Just ten days ago, we believed that Colonel Gaddafi’s time was up, that his regime was history, and that the Libyan capital Tripoli was on the verge of falling into the rebels hands, especially after they took control of the city of Zawiya, less than 50 km away. Today it seems that the opposite is true, with Gaddafi’s troops having reclaimed many areas of the country that were previously under rebel control, and with these forces beginning to shell the rebels’ capital Benghazi. It was this development that forced the UN Security Council to rush to issue a critical resolution. Despite the differences and divisions between some states over the issue of imposing a no-fly zone over Libya, this draft resolution achieved a majority and was quickly passed by the UN Security Council, resulting in Libya today becoming – like Afghanistan – the scene of an international war that aims to forcibly remove the ruling regime.
Although Gaddafi’s troops achieved a number of victories over the past days, and are much better armed than the rebel forces, they are now in the cross-hairs of the internationals forces who are similarly much better armed than they, and who – under Chapter VII of the UN Charter – are allowed to target them, and not just impose a no-fly zone, as was initially believed.
Colonel Gaddafi must have been overjoyed with the Libyan army’s successive victories over the rebel forces, especially as just a few days prior to this it seemed that he was facing the choice between seeking asylum abroad or trial and execution. [Prior to the UN resolution] Gaddafi’s victory seemed assured, and this can be seen in the statements he issued from Tripoli asserting that he intended to enter Benghazi one way or the other, and that only those who left the rebel stronghold – which has a population of 1.5 million – would be safe.
The scene in the coming days, and perhaps even weeks, and months, will see the conflict intensify in comparison to what we have seen so far, that is unless Colonel Gaddafi chooses the path of negotiating with his opponents, in order to spare Libya from harm. It is believed that Gaddafi has huge [financial] capabilities that will allow him to cling on and exert control, and the large amount of money that remain in the government banks in Libya – estimated at a few billion dollars – means that he is not in immediate need of the financial assets belonging to the Gaddafi family, which have been internationally frozen. Of course we must also recall how committed Gaddafi was to fighting this challenge to his authority since the crisis first occurred, and he has said that this is a matter of life and death for his family and regime. However even if Gaddafi is victorious [over the rebels], this will only incite an international conflict, as well as increase the international calls to widen the scale of this conflict.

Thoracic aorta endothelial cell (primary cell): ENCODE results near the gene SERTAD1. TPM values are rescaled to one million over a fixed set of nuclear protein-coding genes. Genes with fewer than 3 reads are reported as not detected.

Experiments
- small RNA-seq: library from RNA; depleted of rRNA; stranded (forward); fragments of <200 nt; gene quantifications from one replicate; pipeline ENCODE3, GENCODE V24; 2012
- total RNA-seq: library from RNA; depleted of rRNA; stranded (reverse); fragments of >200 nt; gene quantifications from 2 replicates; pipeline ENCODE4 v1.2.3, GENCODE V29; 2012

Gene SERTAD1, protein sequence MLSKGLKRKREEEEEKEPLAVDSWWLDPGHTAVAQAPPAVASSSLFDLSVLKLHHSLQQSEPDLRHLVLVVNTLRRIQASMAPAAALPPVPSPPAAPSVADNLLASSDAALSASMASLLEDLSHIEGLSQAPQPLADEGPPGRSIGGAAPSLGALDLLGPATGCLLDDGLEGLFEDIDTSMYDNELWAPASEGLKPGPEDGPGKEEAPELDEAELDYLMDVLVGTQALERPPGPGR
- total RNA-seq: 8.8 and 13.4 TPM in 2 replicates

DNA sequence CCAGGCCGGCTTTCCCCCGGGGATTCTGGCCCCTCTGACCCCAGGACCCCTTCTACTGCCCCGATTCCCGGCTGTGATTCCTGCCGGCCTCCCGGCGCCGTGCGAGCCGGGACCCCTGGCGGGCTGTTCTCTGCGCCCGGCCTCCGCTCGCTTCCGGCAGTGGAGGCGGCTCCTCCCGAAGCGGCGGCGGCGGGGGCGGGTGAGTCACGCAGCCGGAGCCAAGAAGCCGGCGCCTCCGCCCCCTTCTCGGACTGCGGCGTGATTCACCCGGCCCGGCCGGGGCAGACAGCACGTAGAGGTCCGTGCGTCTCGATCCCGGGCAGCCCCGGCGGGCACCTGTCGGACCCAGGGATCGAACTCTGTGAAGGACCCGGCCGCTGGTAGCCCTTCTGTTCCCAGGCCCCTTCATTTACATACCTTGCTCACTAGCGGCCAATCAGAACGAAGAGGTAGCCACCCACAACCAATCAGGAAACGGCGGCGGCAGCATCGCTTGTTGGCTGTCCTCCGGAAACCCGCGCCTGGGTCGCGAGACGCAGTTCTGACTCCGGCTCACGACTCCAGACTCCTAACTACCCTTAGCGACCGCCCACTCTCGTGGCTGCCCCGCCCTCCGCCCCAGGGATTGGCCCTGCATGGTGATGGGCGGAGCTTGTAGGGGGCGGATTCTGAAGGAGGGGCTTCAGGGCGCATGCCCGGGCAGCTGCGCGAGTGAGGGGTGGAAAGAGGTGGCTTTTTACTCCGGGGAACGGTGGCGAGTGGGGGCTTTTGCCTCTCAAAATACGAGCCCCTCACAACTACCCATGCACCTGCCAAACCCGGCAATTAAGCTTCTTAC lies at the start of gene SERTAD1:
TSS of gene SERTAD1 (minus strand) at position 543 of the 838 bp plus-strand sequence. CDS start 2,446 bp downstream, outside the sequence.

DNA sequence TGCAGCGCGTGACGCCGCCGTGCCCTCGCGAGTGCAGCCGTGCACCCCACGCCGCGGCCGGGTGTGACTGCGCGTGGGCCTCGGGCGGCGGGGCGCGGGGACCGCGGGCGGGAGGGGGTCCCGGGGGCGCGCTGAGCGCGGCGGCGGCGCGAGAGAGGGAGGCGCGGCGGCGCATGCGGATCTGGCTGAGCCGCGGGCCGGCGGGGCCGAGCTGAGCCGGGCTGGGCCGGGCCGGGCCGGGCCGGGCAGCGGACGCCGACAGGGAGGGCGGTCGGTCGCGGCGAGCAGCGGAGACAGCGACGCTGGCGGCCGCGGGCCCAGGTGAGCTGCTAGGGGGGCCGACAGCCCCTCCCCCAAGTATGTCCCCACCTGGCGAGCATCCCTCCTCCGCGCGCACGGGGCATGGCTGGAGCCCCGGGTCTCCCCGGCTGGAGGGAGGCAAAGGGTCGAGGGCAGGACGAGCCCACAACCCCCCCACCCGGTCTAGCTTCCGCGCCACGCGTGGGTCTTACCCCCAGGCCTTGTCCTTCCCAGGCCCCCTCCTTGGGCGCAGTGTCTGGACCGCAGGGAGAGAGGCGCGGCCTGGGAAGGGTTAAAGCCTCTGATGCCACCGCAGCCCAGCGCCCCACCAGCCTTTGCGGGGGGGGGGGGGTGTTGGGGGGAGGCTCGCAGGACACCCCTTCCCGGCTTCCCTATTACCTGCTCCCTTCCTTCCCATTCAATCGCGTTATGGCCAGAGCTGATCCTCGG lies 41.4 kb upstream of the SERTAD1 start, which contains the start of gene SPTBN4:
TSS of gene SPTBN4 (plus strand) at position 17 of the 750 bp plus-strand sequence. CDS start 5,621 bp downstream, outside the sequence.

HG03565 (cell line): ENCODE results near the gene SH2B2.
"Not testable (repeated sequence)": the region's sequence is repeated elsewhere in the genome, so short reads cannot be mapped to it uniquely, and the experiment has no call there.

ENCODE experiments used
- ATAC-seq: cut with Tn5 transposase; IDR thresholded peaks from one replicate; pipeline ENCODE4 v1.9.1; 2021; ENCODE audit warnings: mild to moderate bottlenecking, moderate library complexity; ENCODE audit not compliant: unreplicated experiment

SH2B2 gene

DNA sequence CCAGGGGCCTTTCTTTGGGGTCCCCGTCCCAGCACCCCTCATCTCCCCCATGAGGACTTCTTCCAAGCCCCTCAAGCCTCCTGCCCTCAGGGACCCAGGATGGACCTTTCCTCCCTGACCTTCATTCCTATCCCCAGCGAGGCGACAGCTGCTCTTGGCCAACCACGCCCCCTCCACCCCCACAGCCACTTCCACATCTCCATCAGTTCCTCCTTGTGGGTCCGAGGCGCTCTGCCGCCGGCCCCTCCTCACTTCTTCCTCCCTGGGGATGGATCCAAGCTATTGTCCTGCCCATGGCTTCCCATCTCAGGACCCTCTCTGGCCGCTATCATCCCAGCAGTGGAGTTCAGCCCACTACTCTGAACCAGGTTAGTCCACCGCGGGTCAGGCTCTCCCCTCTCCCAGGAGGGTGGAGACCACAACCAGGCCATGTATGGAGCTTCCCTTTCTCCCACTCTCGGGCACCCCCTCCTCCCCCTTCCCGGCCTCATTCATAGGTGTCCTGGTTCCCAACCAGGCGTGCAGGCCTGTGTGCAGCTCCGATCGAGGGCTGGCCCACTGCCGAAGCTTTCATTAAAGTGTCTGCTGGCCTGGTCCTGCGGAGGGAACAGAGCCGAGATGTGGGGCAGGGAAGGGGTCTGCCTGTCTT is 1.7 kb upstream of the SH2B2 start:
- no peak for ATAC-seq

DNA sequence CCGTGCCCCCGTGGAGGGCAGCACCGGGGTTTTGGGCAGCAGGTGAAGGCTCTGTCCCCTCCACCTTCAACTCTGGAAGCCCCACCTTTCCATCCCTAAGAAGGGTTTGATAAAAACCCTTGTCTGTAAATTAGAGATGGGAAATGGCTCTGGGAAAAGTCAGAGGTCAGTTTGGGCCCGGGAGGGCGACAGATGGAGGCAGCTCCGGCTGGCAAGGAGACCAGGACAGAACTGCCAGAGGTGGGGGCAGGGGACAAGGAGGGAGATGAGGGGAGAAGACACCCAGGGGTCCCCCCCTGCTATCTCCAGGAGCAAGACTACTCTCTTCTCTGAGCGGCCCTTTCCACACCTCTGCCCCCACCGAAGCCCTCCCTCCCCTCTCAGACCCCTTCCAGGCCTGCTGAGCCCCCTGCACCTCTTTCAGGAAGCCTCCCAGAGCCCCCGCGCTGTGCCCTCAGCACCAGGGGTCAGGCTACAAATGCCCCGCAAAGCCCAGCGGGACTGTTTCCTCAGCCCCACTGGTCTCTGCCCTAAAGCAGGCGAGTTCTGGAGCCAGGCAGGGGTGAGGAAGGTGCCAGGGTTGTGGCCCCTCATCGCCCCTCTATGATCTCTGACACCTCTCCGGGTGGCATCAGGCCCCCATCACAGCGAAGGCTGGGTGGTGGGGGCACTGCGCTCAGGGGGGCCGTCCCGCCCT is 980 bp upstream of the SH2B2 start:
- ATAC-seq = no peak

I do not know what the possible solution to this crisis is, and the situation is only becoming more and more dangerous, with the potential risk increasing with the military involvement of superpowers like France and its allies. Such a war will only increase the likelihood of Libyan citizens being subject to genocide on the ground.
If Colonel Gaddafi does not take a flexible position that is open to a political resolution of this crisis that the rebels find satisfactory then he will find himself in an even more difficult position; a position where negotiation is no longer possible. Although the Libyan leader’s management of his forces has improved, changing the equation on the ground, he must be aware that any military victory [against the rebels] will be nothing more than him winning a battle, rather than war, for there is a genuine popular opposition to his leadership in Libya and it will not be easy to get rid of them.
This opposition will not simply return to their homes. With international support and after being granted international legitimacy, these rebels will be protected, and a Gaddafi victory – should one occur- will only be temporary. The external factors are now the most important ones with regards to resolving the conflict in Libya; this is something that Gaddafi seems to have failed to understanding. Gaddafi seems to be under the impression that he will be able to ride this storm, because the previous [international] blockade against him in the 90s failed, and because following the international war in Afghanistan, and the lack of victory there, the popular mood in the US has now moved away from military intervention. Whilst all of this is true, the regime in Tripoli has many enemies across the globe, and Gaddafi will be unable to fight all of these and emerge victorious.